January 1993

 
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Family Stories

by

Inez Livermore Albee

Several years ago I decided to give my oldest grandchild something about the family for his ninth birthday and I have continued this practice with each child. Now my youngest grandchild is approaching his ninth birthday and I decided to write down some of the family stories which have been repeated over the years. I won't vouch for the truth of this story, but David, here is the way it was told to me.

My g. g. g. grandfather James Miller was born in New Jersey in October 1794. When he was 10 years old, his family was living in Saratoga County, New York, and his father died. His mother was unable to care for her children so she bound James out to a prosperous farmer in the county. Stephen Gardner was a good man who taught James to farm and treated him fairly. When James became an adult, the farmer gave him a horse, some money and his best wishes.

However there was a problem. James and Cynthia, the farmer's daughter, had fallen in love. Stephen Gardner would not give the couple permission to marry because socially they were far apart.

After deciding to elope, James bought a wagon and arranged with Cynthia to pick her up near her home. She stole away from home, met him at the appointed place and they started down the road. Soon they heard rapid hoofbeats approaching. James quickly stopped and helped Cynthia into the empty water barrel on the side of the wagon. He put on the lid and climbed back into the driver's seat. Shortly Stephen Gardner and his two sons rode up to the wagon. The two boys rode on one side of the wagon and looked inside while their father looked on the side with the barrel. He soon called his sons to come with him because obviously Cynthia was not in sight. After they left James went to get Cynthia out of the barrel and here he found some of her skirt on the outside of the barrel. Her Father had to have known where she was, but he let the young couple go. They married, had 12 children and eventually settled in South Dansville in northwestern Steuben County.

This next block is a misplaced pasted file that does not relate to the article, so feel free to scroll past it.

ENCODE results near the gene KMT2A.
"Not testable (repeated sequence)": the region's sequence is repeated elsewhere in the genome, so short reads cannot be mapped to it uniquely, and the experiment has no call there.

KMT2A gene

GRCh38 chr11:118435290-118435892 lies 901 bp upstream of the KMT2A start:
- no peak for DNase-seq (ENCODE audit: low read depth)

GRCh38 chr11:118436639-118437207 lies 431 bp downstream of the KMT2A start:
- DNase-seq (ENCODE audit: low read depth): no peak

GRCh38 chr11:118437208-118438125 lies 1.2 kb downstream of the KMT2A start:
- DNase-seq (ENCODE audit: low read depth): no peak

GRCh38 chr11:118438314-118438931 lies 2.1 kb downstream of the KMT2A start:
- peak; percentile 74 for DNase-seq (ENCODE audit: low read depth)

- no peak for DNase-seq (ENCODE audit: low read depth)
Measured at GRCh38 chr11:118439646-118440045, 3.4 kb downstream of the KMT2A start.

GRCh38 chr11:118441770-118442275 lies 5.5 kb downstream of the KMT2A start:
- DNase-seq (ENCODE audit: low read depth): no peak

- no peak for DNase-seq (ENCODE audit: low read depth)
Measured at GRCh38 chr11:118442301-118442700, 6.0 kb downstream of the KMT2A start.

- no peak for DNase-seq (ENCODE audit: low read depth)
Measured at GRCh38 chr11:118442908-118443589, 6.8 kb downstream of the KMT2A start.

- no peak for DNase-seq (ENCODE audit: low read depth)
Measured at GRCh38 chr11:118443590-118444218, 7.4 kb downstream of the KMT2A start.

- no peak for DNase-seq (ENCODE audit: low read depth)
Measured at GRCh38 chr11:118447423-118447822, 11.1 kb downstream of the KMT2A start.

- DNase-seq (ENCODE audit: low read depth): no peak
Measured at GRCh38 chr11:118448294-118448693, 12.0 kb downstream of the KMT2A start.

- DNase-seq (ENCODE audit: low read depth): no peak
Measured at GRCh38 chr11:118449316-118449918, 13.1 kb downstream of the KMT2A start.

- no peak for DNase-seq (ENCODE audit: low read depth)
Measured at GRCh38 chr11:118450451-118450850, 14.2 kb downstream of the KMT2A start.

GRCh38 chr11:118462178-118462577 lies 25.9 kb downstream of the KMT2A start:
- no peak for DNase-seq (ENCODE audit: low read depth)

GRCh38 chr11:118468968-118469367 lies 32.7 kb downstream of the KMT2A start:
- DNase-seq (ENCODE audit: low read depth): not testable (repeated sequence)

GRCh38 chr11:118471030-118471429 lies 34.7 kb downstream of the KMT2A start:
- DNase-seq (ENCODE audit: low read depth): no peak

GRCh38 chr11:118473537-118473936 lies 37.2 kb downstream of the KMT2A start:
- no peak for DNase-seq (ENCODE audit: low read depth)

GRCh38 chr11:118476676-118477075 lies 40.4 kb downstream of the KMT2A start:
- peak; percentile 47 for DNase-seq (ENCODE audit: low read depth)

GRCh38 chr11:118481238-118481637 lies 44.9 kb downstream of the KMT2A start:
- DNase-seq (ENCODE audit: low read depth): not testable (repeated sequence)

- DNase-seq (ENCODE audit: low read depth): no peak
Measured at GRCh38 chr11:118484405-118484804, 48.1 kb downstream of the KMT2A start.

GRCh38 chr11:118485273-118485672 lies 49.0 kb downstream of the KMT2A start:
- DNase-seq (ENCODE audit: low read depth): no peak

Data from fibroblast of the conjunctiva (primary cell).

* * *

My great grandfather Theodore Livermore was a Private in Co. E, 130th Reg., New York Volunteers in the Civil War.

He was born into a family of 13 children at Brookfield, New York. In the company of his oldest and younger brothers and some cousins, he came west, settling in Allegany County, New York. At Shongo (south of Wellsville) he met Rebecca Graves, the granddaughter of Bela Graves, one of the early settlers of Allegany County. They were married at Scio in 1839 and set up housekeeping in Fullmer Valley, near Shongo. Over the years they had 8 children including two sets of twins.

All went well with the family until the outbreak of the Civil War. Theodore felt that he must go to help preserve the union. Leaving his wife to care for the farm and family, Theodore joined the 1st New York Dragoons on the 9th day of August, 1862.

They trained at Camp Williams in what is now part of Letchworth Park. The Civil War monument in the park states that the 1st Dragoons Volunteers, 1862-65, were from Allegany, Livingston and Wyoming Counties. There were 1414 members of whom 461 were killed or wounded; 131 died of disease; 33 died in Confederate prisons and 130 were killed or died of wounds they received at Todd's Tavern. They served in 65 battles, captured 1533 prisoners, 19 pieces of artillery and 4 battle flags under General Sherman.

After training they embarked from Elmira for Washington, D. C. Two days before Christmas in 1864, the group was engaged in a skirmish with Confederate soldiers at Gordonsville, Virginia.

A creek separated the soldiers and my great grandfather heard a southerner shout "Get the man on the white horse." Ordinarily the officers rode the white horses so that they were easily seen by their troops.

However this time great grandfather was on the white horse. He slipped behind the horse Indian fashion but one leg was exposed. A musket ball tore into his upper thigh severely tearing the muscle and cords.

He was taken from the battlefield to the nearby hospital and given treatment. After that came a long trip to the Union Hospital at Philadelphia, Pennsylvania. His leg was saved although he had trouble with it the rest of his life. As he recovered from his injuries he helped nurse the other patients in the hospital.

After their father went to war the twin sons were anxious to go also. Enlisting together at the age of 16, they were soon in the war. Edwin, 17 years old, was killed in a battle near Petersburg, Virginia, on the 17th of June, 1864, while fighting beside his brother Edward.

Theodore was discharged in Philadelphia on the 19th day of May, 1865. With his bad leg he made his way home. Getting rides and walking, he arrived at the family farm two weeks later.

He was sick when he arrived and it was soon evident that he had smallpox. His wife nursed him safely through his illness but by the time he was better his wife and all the children had the disease. He put notes on a tree near the road asking their neighbors when they went to town to bring them supplies. The necessities were left in the hollow tree and great grandfather would get them after the neighbors were gone. All the family lived through the illness thanks to his excellent nursing.

Theodore lived until the 10th of April 1885. his wife Rebecca received a widow's pension of $8 a month in 1885 and a generous $12 a month at the time of her death in 1915.

1993, Inez Livermore Albee
 
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